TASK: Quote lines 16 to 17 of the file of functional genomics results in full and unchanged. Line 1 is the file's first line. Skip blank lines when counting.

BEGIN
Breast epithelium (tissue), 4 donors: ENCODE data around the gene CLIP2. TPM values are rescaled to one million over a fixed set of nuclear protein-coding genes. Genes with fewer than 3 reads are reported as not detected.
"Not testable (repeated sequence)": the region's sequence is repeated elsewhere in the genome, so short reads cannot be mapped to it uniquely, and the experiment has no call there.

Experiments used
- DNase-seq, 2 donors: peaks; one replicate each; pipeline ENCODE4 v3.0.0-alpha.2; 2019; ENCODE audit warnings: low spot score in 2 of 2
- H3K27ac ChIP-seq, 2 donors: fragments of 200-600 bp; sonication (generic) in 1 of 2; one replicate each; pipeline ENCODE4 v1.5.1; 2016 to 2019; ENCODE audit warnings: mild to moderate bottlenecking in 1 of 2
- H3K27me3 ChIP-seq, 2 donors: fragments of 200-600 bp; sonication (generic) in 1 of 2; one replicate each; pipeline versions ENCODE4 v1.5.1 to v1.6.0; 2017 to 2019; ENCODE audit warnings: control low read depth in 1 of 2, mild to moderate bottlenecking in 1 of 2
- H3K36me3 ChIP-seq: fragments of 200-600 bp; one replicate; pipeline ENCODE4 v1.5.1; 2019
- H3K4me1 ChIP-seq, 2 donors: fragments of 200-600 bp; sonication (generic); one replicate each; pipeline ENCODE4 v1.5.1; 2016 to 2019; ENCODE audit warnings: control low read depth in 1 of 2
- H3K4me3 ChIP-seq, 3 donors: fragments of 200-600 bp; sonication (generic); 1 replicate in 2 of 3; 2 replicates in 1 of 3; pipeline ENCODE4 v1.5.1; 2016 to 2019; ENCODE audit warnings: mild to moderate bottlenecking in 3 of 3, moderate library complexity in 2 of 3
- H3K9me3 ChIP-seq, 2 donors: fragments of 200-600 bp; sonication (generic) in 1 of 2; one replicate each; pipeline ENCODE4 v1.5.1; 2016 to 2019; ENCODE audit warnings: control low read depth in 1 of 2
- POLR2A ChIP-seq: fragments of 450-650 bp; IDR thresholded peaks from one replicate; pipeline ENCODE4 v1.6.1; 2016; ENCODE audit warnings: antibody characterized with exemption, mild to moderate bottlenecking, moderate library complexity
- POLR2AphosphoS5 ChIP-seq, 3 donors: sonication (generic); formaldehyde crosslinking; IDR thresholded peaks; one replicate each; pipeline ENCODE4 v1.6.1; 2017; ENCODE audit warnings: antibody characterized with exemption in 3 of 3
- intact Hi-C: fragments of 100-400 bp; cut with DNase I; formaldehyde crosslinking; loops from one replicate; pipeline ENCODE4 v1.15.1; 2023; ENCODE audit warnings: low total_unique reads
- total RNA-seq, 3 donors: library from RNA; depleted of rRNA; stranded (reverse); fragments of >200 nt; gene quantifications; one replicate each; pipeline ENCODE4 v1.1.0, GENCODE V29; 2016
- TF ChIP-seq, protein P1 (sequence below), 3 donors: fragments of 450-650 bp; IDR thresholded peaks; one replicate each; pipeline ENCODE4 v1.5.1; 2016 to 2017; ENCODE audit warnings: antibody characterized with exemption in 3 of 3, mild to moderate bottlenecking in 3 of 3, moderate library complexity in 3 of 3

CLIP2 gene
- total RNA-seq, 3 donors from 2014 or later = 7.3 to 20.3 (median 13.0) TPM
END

CLIP2 gene
- total RNA-seq, 3 donors from 2014 or later = 7.3 to 20.3 (median 13.0) TPM